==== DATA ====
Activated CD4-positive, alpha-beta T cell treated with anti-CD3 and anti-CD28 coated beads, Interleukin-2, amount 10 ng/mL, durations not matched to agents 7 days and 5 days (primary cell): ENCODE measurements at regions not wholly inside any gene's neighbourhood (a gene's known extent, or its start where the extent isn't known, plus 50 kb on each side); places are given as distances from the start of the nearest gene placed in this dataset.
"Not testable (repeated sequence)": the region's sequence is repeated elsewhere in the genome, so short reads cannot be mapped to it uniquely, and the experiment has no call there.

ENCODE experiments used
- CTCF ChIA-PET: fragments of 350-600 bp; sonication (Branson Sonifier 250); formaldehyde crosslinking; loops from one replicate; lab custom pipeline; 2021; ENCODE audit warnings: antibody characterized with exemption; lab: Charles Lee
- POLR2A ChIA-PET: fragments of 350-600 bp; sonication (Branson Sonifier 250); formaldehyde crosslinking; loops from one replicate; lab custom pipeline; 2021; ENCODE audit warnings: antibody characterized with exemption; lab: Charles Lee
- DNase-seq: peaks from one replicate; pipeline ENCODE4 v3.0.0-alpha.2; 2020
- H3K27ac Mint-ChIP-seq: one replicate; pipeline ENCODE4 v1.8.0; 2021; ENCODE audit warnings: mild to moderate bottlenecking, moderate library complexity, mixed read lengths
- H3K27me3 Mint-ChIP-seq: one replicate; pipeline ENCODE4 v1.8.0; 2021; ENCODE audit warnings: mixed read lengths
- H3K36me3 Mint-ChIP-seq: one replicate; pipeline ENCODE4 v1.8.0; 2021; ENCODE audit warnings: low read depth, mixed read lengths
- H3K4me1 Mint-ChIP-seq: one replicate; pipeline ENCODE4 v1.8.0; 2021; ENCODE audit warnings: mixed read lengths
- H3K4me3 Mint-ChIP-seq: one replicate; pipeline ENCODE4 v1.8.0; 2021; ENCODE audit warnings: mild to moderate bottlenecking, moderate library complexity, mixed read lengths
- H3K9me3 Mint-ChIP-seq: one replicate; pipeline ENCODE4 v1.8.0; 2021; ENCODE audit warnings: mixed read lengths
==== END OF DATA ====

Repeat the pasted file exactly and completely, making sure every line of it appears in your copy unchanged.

Activated CD4-positive, alpha-beta T cell treated with anti-CD3 and anti-CD28 coated beads, Interleukin-2, amount 10 ng/mL, durations not matched to agents 7 days and 5 days (primary cell): ENCODE measurements at regions not wholly inside any gene's neighbourhood (a gene's known extent, or its start where the extent isn't known, plus 50 kb on each side); places are given as distances from the start of the nearest gene placed in this dataset.
"Not testable (repeated sequence)": the region's sequence is repeated elsewhere in the genome, so short reads cannot be mapped to it uniquely, and the experiment has no call there.

ENCODE experiments used
- CTCF ChIA-PET: fragments of 350-600 bp; sonication (Branson Sonifier 250); formaldehyde crosslinking; loops from one replicate; lab custom pipeline; 2021; ENCODE audit warnings: antibody characterized with exemption; lab: Charles Lee
- POLR2A ChIA-PET: fragments of 350-600 bp; sonication (Branson Sonifier 250); formaldehyde crosslinking; loops from one replicate; lab custom pipeline; 2021; ENCODE audit warnings: antibody characterized with exemption; lab: Charles Lee
- DNase-seq: peaks from one replicate; pipeline ENCODE4 v3.0.0-alpha.2; 2020
- H3K27ac Mint-ChIP-seq: one replicate; pipeline ENCODE4 v1.8.0; 2021; ENCODE audit warnings: mild to moderate bottlenecking, moderate library complexity, mixed read lengths
- H3K27me3 Mint-ChIP-seq: one replicate; pipeline ENCODE4 v1.8.0; 2021; ENCODE audit warnings: mixed read lengths
- H3K36me3 Mint-ChIP-seq: one replicate; pipeline ENCODE4 v1.8.0; 2021; ENCODE audit warnings: low read depth, mixed read lengths
- H3K4me1 Mint-ChIP-seq: one replicate; pipeline ENCODE4 v1.8.0; 2021; ENCODE audit warnings: mixed read lengths
- H3K4me3 Mint-ChIP-seq: one replicate; pipeline ENCODE4 v1.8.0; 2021; ENCODE audit warnings: mild to moderate bottlenecking, moderate library complexity, mixed read lengths
- H3K9me3 Mint-ChIP-seq: one replicate; pipeline ENCODE4 v1.8.0; 2021; ENCODE audit warnings: mixed read lengths